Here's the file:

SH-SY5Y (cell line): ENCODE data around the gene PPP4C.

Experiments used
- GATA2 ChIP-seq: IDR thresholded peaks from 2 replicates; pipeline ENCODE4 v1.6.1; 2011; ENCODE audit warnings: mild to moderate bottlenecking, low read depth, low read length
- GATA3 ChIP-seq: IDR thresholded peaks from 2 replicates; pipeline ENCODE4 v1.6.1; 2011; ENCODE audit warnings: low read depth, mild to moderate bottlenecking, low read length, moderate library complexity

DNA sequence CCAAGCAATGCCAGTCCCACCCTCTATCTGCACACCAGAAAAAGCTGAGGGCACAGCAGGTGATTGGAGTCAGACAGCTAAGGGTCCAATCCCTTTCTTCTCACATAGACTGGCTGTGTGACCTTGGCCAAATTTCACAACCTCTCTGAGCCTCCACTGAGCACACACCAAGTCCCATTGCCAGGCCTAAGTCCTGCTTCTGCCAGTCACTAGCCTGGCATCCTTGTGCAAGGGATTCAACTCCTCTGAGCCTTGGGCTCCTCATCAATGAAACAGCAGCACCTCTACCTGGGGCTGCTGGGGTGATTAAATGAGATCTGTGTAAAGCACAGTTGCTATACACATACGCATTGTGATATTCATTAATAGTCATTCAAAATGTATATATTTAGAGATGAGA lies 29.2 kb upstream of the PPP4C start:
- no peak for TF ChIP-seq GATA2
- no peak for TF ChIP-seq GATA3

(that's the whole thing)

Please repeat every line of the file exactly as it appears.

SH-SY5Y (cell line): ENCODE data around the gene PPP4C.

Experiments used
- GATA2 ChIP-seq: IDR thresholded peaks from 2 replicates; pipeline ENCODE4 v1.6.1; 2011; ENCODE audit warnings: mild to moderate bottlenecking, low read depth, low read length
- GATA3 ChIP-seq: IDR thresholded peaks from 2 replicates; pipeline ENCODE4 v1.6.1; 2011; ENCODE audit warnings: low read depth, mild to moderate bottlenecking, low read length, moderate library complexity

DNA sequence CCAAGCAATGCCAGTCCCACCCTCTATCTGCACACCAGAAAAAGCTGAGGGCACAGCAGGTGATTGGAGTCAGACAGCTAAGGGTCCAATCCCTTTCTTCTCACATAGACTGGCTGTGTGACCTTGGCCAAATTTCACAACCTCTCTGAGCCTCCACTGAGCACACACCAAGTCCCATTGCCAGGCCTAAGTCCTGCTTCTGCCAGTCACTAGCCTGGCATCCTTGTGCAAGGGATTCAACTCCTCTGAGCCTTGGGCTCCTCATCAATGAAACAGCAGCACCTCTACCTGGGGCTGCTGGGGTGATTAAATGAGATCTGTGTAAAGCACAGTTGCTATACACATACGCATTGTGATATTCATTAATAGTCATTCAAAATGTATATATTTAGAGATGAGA lies 29.2 kb upstream of the PPP4C start:
- no peak for TF ChIP-seq GATA2
- no peak for TF ChIP-seq GATA3